Spring Holidays & COVID-19

Photo of cherry blossoms.

Published April 14, 2022

After a period of decline in COVID-19 cases, we are now seeing another increase locally and across parts of New York State.

Fueled by the upcoming spring holidays, providers with UBMD Physicians’ Group are urging patients to stay vigilant, especially if part of a high-risk population.

What to do for the holidays?

  • With the weather turning nicer, consider opening the windows to increase air exchanges when gathering indoors
  • If you’re at high risk for complications from COVID-19, wear your mask indoors unless eating or drinking
  • If you have any COVID-19 symptoms or have been exposed to someone with COVID-19, stay home and do not participate in gatherings

What if I have COVID-19 symptoms?

  • Get tested ASAP: rapid at-home test, rapid test at a medical facility or PCR test
  • If negative with a rapid test but still have symptoms, get a PCR test to confirm
  • If positive and are high-risk, call your provider to discuss protentional medical interventions

I’m high-risk and positive for COVID-19, what can I take to reduce my risk of severe illness or hospitalization?

If you’re within 5 days of symptom onset, your medical provider may prescribe Paxlovid or Molnupiravir; both of which are antiviral pills that may reduce your chance of severe illness or hospitalization. Your doctor will ask you several questions and review your medical history to determine if one of these medications is right for you. Be sure to discuss your current prescriptions with your doctor and pharmacist as Paxlovid has several drug interactions. Molnupiravir is not recommended for those pregnant, trying to get pregnant or breastfeeding.

If you are within 7 days of symptom onset, you may be eligible for Monoclonal Antibody Therapy (mAb) or IV Remdesivir.

The use of early treatment care, such as with Paxlovid and Molnupiravir, will reduce symptom duration and the development of severe disease, hospitalization and death.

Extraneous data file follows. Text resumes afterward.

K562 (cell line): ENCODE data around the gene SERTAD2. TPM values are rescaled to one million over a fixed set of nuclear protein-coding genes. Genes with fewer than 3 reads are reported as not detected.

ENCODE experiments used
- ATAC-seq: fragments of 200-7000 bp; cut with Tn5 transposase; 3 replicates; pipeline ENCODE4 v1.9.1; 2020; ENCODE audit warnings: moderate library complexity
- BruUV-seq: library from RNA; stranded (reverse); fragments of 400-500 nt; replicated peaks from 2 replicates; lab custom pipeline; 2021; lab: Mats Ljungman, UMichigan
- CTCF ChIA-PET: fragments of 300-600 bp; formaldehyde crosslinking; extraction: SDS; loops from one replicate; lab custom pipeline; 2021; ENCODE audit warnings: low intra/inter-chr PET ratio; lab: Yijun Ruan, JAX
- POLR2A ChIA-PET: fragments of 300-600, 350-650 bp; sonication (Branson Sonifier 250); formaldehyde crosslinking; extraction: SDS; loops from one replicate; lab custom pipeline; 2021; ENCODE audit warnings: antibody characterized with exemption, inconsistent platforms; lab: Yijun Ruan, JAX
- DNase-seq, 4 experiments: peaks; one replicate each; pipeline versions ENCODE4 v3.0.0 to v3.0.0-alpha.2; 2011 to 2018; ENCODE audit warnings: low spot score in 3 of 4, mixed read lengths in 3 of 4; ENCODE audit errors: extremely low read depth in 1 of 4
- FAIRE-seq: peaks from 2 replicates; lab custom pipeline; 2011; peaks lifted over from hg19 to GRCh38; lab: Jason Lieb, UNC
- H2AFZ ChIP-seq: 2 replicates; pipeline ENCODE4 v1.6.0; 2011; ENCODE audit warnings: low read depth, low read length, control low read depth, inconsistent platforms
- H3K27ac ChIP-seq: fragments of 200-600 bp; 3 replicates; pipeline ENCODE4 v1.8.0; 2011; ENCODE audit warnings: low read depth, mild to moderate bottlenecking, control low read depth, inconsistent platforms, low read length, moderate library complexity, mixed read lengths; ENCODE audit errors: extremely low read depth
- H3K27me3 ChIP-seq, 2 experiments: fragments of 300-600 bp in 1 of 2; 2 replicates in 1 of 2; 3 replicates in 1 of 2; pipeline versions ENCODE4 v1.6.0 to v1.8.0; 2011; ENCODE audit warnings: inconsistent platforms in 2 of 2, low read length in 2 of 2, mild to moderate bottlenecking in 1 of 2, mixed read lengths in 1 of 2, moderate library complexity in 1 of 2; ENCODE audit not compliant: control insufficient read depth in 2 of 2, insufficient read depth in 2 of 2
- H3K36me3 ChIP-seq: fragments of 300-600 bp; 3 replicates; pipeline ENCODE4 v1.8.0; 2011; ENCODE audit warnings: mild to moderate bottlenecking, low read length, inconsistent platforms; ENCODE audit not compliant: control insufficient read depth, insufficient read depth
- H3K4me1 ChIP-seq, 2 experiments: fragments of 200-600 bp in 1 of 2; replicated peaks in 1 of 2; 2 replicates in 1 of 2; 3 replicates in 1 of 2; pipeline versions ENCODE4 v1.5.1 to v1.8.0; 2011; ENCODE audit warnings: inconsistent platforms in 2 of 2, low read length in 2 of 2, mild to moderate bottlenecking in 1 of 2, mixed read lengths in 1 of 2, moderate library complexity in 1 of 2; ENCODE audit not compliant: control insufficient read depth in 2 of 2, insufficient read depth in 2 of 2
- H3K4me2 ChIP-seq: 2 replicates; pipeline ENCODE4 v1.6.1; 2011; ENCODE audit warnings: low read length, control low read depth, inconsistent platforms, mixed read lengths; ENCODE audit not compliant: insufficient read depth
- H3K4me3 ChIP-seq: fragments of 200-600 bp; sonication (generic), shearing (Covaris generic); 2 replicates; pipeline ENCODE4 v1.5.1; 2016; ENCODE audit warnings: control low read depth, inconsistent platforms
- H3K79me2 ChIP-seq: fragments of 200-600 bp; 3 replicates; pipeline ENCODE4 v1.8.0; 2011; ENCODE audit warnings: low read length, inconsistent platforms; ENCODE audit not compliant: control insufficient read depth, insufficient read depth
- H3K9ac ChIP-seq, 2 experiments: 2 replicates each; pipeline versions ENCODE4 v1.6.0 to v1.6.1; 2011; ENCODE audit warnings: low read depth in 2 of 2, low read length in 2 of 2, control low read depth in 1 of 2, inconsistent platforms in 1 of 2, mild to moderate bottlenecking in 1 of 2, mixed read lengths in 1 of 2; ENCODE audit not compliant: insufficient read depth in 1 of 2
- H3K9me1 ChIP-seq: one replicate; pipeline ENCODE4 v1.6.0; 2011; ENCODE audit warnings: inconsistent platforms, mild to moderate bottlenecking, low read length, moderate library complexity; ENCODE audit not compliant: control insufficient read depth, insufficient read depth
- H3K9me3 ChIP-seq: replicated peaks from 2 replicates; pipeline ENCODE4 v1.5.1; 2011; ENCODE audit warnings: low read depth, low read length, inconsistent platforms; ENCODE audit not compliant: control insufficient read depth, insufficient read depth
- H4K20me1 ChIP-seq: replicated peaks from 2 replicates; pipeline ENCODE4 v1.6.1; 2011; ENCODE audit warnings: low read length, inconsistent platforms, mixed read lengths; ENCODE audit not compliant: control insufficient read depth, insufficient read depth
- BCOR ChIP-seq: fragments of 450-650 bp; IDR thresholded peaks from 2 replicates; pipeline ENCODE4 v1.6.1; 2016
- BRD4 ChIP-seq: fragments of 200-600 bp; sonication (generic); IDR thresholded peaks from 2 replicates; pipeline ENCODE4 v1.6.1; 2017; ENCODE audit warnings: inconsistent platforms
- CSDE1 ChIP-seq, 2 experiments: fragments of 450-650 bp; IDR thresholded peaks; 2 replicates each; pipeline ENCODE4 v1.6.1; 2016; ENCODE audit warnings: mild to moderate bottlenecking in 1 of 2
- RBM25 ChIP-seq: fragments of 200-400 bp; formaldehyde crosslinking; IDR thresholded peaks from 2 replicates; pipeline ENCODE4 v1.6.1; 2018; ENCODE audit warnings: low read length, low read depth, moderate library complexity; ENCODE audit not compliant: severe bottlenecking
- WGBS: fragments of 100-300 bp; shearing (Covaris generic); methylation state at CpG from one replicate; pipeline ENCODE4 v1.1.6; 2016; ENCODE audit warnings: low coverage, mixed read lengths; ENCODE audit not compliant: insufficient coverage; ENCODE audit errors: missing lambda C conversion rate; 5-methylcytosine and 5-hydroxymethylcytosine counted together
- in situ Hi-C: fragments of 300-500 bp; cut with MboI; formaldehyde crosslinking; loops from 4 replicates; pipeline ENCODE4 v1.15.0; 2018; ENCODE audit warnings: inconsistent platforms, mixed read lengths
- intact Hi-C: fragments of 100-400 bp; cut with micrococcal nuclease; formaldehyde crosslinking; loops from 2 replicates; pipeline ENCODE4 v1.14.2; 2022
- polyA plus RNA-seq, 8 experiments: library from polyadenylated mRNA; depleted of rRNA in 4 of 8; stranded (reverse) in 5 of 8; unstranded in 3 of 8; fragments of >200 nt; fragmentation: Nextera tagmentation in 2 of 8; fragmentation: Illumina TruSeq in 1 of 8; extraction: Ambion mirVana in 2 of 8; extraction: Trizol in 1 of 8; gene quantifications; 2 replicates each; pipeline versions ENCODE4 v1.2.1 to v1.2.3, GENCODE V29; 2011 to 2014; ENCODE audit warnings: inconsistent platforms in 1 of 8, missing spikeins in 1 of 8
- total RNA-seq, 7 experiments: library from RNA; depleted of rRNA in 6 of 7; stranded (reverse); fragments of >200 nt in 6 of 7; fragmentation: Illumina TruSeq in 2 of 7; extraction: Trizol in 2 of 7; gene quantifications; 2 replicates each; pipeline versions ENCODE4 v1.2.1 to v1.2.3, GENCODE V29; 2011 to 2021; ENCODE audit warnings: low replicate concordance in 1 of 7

If I’m high-risk, is there anything I can do to reduce my chances of getting COVID-19 before I’m exposed to it?

In addition to masking and practicing social distancing, you can talk to your provider about Evusheld, which is an injection series that can be used to prevent a COVID-19 infection in high-risk patients for up to three months.

  • This is recommended for those vaccinated who are moderately or severely immunocompromised (e.g., leukemia, transplants, those on immunosuppressive/immunomodulating medications that may not optimally respond to the vaccine, etc.)
  • Evusheld can be prescribed to those who are unvaccinated by medical necessity. It is not available for those who could be vaccinated but choose not to be. To be prescribed to someone unvaccinated, they must be in a high-risk age group or severely immunocompromised.

Who is considered high risk?

The immunocompromised and the unvaccinated, especially those who are 60 years of age or older, and those with underlying health conditions.

A complete list of those considered high risk is available on the CDC’s website, but a few of note are: 

Pregnant women or those trying to get pregnant

It’s especially important for this population to get vaccinated, as well as everyone in the household and those most frequently in contact with. Pregnant women who get Covid-19 have increased risks of complications and death. If diagnosed with COVID-19 during pregnancy, you should see your obstetrician as soon as possible. Intervention will depend on a variety of factors including underlying conditions such as gestational diabetes, etc.

The unvaccinated

If you are not vaccinated, you are at high-risk of getting COVID-19 regardless of your age. Regardless of age, if you have one of the high-risk conditions listed on the CDC’s website, you will be at an even higher risk of serious illness, hospitalization and death if you are unvaccinated versus those who are vaccinated.

Those with underlying health conditions taking immunosuppressant medications

Those on immunosuppressant drugs may have a decreased ability to fight an infection or may not have had an ideal response to the COVID-19 vaccine.

Those 60 years of age or older

Previous pandemic waves have suggested that those 60+ are more at-risk for severe complications from COVID-19.